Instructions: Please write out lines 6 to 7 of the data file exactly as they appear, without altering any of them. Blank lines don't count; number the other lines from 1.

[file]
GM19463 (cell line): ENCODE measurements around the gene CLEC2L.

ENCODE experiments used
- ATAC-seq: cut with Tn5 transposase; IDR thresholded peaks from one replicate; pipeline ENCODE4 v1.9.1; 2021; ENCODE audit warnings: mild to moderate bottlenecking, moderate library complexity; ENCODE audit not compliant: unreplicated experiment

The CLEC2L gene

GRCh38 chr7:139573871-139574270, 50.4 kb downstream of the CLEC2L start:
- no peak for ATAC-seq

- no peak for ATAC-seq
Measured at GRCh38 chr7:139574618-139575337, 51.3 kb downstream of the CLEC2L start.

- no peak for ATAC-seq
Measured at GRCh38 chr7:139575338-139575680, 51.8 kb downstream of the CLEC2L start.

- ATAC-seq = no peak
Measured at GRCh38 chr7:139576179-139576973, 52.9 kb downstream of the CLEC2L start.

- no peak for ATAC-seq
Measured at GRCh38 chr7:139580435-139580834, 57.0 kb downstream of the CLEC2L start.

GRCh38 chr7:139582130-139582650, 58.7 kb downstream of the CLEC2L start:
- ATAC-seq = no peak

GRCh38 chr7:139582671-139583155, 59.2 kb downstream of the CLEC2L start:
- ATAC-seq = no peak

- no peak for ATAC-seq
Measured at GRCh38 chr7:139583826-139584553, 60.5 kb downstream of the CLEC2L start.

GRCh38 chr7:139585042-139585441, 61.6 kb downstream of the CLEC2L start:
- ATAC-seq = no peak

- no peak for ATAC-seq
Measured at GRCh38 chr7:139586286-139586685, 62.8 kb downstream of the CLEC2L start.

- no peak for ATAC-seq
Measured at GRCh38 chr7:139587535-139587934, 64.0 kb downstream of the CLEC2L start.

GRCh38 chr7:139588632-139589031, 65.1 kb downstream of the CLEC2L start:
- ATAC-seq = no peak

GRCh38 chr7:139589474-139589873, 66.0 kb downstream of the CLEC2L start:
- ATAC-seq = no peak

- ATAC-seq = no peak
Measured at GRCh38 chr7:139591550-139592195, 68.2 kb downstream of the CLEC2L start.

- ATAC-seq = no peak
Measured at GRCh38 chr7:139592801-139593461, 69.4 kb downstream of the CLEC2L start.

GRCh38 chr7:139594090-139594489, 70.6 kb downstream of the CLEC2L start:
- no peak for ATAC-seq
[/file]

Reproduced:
- no peak for ATAC-seq

- no peak for ATAC-seq